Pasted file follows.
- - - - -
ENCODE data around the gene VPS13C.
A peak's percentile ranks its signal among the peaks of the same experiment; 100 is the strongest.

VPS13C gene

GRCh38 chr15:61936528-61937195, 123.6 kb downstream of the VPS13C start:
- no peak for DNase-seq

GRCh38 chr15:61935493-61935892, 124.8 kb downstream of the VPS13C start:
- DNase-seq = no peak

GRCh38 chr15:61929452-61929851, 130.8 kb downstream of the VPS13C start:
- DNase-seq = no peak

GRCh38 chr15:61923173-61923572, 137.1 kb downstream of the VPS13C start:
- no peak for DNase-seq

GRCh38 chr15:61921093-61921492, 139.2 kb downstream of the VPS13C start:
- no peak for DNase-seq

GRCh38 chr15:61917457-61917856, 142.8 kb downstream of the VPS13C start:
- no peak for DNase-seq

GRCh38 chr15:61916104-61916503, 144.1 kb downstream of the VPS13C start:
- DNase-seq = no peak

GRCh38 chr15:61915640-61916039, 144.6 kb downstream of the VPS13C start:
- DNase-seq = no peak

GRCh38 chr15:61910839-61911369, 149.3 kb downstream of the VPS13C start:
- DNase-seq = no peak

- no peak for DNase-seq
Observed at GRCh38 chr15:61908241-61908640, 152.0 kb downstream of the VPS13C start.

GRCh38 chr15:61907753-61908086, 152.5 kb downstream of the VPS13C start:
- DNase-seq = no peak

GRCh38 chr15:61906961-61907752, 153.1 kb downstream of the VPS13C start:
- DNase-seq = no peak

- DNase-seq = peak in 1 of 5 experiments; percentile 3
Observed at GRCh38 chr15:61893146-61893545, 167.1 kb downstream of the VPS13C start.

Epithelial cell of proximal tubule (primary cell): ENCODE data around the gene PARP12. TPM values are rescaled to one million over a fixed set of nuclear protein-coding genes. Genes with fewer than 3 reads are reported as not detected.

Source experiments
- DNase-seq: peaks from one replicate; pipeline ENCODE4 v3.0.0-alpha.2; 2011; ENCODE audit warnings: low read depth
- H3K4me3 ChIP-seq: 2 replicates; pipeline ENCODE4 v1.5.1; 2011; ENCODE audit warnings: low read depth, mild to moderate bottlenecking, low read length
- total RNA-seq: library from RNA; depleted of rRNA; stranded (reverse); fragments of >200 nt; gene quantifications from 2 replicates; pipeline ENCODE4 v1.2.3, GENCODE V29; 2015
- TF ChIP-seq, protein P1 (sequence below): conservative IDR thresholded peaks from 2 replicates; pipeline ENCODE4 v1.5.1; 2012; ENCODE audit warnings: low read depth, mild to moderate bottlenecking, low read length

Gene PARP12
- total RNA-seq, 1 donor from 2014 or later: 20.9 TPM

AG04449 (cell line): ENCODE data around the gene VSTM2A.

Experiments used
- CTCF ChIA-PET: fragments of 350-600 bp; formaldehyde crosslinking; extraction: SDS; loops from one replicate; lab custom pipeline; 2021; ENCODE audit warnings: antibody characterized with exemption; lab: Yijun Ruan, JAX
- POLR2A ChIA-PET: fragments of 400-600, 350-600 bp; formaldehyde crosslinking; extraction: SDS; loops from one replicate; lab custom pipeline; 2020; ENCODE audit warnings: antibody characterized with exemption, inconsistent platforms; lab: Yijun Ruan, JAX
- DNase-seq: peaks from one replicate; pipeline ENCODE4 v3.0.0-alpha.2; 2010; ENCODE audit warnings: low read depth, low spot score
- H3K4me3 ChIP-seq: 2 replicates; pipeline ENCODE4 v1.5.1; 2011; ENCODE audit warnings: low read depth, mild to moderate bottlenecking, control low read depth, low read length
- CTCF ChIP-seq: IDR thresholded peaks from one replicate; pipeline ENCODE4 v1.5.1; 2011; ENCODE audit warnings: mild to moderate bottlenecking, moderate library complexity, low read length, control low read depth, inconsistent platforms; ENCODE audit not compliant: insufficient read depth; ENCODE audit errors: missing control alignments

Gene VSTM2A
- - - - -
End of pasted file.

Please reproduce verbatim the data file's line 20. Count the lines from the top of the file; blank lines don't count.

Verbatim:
GRCh38 chr15:61910839-61911369, 149.3 kb downstream of the VPS13C start: